William`s Case Study

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William’s Case Study

Senaria Bridges

Walden University

Nameof examinee: Date of examination:

Dateof birth: Date of report:

ChronologicalAge: Name of examiner:


Background Information

William Thompson is a 38-year-old male, an attorney by profession whoserved in the United States military for six years as an active dutyofficer. He is married to Lula Kim, a 27-year-old Korean-American.William loves his wife, and he has no history of abusing women eitherverbally or physically. Before his active duty in Iraq, William was acommitted husband who took care of his wife and paid his mortgage ontime. He attended West Point for his undergraduate and later to BronxSchool of Law and Finance where he received his J.D. His interestsincluded marathon, collecting modern art, soccer, and listening tojazz music. Before his drinking problem intensified, William was acommitted member of the Catholic Church.

His drinking problem started during his active duty in Iraq as a wayof coping with the stressful and demanding nature of the battlefield.He confessed not having a drinking problem before moving to Iraq. Itleads to an early conclusion that the conditions of his work in Iraqled him to consider alcohol as an option to his feelings.

When he returned home, his drinking escalated to ten or twelvebottles every day. He also developed insomnia, and the horrifyingmemories of the battlefield interfered with his sleep. He lost hisjob at a New York law firm, and he was unable to pay his mortgage.Henry, his brother, understood his situation and accommodated him. Although Henry has a big family under his roof, he seems tounderstand his brother`s condition, and he did not hesitate to allowhim into the house. William loves his wife, and he tries as much aspossible not to involve her in his problems. It has led to himkeeping his thoughts to himself. He believes that his wife cannotunderstand the nature if the things affecting his life. Upon inquiryabout the things worrying him, he can only highlight to his wife andavoid getting into details. According to his wife, the vibrant man hemarried is no longer there, and he has been substituted by asolace-loving and estranged man.

Reasons for Referral

William spent six years in Iraq where he developed a psychologicalproblem that surfaced when he returned home. While in Iraq, hedeveloped a drinking problem. His drinking behavior intensified whenhe returned home. He became a heavy drinker, and he could not performhis family and occupational duties properly. As an attorney, he hadsecured a job in a New York law firm, but the managers relieved himhis duties since he could not cope with the work environment due tohis drinking problem. Consequently, he could not afford a mortgage topay for his residence and he had to move in with his brother whoidentified his problem and arranged for his referral.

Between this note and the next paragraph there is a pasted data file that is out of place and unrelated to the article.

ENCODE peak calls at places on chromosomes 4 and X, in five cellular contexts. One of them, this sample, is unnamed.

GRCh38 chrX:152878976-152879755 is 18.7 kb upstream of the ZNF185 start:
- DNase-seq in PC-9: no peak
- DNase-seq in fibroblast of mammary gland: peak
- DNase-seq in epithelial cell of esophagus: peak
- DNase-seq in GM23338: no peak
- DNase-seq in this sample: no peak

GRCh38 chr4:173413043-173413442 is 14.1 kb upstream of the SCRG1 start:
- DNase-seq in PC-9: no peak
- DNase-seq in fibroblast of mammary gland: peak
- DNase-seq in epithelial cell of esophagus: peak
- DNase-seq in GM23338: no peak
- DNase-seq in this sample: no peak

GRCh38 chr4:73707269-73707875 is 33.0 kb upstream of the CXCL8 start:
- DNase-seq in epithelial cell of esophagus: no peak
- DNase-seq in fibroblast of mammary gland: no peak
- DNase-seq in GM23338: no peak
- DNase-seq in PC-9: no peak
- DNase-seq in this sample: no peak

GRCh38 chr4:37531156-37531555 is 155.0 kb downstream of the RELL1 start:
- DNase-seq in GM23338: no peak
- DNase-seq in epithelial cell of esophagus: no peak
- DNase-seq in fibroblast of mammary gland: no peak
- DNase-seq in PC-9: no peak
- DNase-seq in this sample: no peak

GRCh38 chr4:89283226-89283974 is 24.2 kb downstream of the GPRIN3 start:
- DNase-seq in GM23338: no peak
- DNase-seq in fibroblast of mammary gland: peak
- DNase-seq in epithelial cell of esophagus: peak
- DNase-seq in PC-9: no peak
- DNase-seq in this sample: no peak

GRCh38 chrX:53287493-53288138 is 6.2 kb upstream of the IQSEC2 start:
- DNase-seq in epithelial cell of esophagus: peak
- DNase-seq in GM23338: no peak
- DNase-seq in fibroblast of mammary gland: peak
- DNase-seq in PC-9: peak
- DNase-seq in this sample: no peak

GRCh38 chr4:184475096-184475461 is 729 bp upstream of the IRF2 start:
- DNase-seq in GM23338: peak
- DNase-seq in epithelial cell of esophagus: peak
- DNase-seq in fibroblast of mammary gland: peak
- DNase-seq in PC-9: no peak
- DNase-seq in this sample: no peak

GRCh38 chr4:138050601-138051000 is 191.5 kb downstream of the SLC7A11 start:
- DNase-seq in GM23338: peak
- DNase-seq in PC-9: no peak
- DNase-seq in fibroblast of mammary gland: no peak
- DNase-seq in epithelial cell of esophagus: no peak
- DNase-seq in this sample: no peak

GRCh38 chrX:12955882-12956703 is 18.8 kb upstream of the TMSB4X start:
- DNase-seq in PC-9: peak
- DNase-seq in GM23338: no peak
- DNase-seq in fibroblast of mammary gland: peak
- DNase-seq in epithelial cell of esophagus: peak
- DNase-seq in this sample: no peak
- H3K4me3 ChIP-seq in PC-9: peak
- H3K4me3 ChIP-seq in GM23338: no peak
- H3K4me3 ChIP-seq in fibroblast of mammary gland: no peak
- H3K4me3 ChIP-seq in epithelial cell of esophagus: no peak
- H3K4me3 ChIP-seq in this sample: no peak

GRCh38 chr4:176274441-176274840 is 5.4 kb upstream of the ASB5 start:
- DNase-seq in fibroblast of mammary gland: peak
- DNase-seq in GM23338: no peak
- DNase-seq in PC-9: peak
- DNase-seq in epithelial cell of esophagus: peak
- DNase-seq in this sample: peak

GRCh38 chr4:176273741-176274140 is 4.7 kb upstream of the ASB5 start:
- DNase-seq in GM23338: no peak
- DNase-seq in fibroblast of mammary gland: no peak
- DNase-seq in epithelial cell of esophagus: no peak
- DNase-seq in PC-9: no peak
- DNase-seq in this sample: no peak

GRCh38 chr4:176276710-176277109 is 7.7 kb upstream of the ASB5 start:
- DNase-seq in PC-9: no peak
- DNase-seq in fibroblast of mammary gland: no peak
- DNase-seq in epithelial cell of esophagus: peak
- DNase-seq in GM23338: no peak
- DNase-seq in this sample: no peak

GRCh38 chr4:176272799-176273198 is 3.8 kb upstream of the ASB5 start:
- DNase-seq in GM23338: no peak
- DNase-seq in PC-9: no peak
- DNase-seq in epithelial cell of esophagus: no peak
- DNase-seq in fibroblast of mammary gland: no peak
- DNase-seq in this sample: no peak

His health also deteriorated due to his drinking behavior. He couldnot get enough sleep due to disruptions in his mind. He alsoconfessed to having persistent feelings of fatigue. Also, hisrelationship with his wife was on the verge of breaking down due topoor communication. William opted to keep to himself to protect hiswife from his battlefield ordeals. He feared that that he could hurthis wife by letting him share his feelings. By keeping to himself, hethought that he would protect his wife. While in Iraq, he developedabusive language and developed an angry behavior upon returning home.His angry tendencies were threat to the members of his familyespecially at the time he was living in a house with his brother’schildren.

Another important reason for the William’s referral was his lack ofinterest in the things he enjoyed before going to serve in Iraq. Hewas an active church member, but he lost interest in church’sactivities. He was also a fan of the marathon and the collection ofmodern art. According to him, he lost a vital part of his life whenhe went to Iraq.

Tests Administered

Upon his referral, the psychologist assessing William used theWAIS-IV scale to assess various aspects of his intelligence uponwhich after interpretation would help in recommending the besttreatment method for him. The assessment tool was designed byWechsler, and it breaks down intelligence into several aspects thatpsychologists can measure independently (2008). The operatingprinciple of this tool is that intelligence is composed of elementsthat psychologists can singly isolate and measure. However theseelements are dependent on each other since none of them cancomprehensively define intelligence.

The WAIS-IV scales component of intelligence include verbalcomprehension, perpetual reasoning, working memory, and processingspeed (Wechsler, 2008). Verbal comprehension capitalizes on the useof general language, knowledge, and the extent of one’s memory. Itmeasures abstract reasoning, comprehension and the expression ofvocabulary. It also assesses the general information from one`sculture and the ability to deal with the available socialconventions, rules and expressions (Benson et al., 2010).Perpetualreasoning tests abstract visual processing and the ability to solveproblems. It assesses an individual’s spatial reasoning and theability to perceive visual details. It also tests one’squantitative and analogical reasoning (Lichtenberger &amp Kaufman,2009).

In assessing an individual’s intelligence status, the workingmemory as proposed by the WAIS-IV scale assesses an individual’scapacity to pay attention, concentrate, and exercise mental control.It assesses one’s mathematical capability in standard arithmeticalcapabilities and putting letters in a sequence. Processing speedassesses one’s visual perception and scanning speed through codingand cancelation (Lichtenberger &amp Kaufman, 2009). According toWechsler, standard mathematical and sequencing reflects onescapability to pay attention and exercise mental control.

WAIS-IV is a reliable scale, and it was verified in adults rangingbetween 19-90 years. A sample, of 2,200 adults in the United Statestook part in validating the Wechsler scale and another group of 688individuals in the same age brackets in Canada. It registeredconsistent results in the two groups, and it is therefore a universalmethod for psychologists (Weiss et al., 2010).

However, the results obtained from the assessments are usually raw,and the psychologists have to convert them into standard scores bydividing them by 10 and subjecting to a standard deviation of 3. Thebattery scores from the verbal assessment are converted intointelligent quotient scores.